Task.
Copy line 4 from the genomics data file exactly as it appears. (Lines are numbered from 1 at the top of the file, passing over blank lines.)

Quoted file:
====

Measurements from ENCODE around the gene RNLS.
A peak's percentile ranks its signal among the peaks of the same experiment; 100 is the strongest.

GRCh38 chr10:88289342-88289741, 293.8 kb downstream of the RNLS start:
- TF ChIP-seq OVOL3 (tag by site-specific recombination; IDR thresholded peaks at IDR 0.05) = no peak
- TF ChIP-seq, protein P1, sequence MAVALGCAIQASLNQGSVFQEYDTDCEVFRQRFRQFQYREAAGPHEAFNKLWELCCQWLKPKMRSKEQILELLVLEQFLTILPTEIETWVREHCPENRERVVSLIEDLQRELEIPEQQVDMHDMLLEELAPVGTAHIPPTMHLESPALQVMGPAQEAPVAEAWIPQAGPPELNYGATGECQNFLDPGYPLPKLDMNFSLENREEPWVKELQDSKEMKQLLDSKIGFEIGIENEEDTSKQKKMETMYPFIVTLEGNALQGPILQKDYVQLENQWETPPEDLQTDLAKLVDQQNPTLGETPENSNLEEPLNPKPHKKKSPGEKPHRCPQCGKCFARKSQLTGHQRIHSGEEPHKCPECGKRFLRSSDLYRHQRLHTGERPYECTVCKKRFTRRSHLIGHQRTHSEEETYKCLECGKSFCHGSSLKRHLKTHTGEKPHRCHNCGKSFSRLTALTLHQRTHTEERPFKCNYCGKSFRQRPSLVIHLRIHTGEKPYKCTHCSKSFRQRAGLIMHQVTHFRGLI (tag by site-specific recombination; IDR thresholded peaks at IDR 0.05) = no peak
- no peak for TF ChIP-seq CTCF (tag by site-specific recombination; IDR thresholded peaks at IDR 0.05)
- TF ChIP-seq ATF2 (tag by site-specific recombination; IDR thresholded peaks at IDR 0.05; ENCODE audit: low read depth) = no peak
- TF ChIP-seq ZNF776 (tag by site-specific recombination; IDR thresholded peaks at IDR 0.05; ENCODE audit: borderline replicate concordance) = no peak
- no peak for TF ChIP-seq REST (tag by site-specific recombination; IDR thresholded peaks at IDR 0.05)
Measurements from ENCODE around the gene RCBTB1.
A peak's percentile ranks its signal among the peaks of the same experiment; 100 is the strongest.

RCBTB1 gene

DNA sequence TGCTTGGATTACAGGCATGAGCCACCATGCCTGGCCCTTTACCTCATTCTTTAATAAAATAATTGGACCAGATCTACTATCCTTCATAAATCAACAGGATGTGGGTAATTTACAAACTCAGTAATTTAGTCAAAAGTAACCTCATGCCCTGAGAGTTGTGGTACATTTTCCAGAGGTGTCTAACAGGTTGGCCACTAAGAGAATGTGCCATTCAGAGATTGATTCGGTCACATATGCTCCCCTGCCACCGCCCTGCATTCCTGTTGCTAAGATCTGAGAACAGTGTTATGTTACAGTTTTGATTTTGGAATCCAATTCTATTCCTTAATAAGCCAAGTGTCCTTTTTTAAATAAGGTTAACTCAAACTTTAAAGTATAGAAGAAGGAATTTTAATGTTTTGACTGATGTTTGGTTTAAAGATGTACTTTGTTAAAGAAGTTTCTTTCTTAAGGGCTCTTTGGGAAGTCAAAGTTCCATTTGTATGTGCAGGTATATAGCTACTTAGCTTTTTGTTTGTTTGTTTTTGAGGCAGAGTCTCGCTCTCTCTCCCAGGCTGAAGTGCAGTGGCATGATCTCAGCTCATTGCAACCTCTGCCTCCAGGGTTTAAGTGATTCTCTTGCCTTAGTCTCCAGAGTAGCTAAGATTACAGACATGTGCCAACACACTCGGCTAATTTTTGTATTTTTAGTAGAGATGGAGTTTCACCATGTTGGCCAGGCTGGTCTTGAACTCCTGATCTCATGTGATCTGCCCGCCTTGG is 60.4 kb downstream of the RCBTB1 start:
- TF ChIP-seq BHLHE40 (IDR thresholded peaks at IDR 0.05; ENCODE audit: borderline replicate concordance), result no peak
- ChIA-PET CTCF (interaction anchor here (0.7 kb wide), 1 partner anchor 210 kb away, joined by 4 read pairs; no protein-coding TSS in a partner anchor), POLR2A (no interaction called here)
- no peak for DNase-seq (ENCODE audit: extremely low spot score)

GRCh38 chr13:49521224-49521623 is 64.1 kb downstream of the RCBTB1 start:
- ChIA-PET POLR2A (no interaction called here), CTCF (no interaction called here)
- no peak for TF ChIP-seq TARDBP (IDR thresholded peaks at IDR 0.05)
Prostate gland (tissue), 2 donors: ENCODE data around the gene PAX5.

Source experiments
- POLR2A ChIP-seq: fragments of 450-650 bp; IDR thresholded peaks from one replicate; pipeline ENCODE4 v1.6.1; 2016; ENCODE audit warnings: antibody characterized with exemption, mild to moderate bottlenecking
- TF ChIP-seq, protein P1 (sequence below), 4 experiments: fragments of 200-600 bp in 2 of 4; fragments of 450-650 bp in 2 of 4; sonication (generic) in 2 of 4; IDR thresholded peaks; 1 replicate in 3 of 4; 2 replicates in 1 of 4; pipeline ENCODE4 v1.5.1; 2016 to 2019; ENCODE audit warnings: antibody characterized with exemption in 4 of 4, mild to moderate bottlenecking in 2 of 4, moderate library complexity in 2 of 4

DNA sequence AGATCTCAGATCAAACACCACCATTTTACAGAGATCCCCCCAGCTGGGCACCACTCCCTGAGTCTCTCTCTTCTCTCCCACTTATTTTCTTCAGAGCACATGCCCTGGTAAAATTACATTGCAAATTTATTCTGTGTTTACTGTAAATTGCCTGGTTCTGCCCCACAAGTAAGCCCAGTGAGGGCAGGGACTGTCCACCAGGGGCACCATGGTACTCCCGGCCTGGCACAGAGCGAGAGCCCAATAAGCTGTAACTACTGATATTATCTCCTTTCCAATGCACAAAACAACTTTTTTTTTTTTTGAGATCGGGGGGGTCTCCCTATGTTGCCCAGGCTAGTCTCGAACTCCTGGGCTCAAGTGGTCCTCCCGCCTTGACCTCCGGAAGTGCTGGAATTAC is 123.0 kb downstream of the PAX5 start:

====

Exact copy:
- TF ChIP-seq OVOL3 (tag by site-specific recombination; IDR thresholded peaks at IDR 0.05) = no peak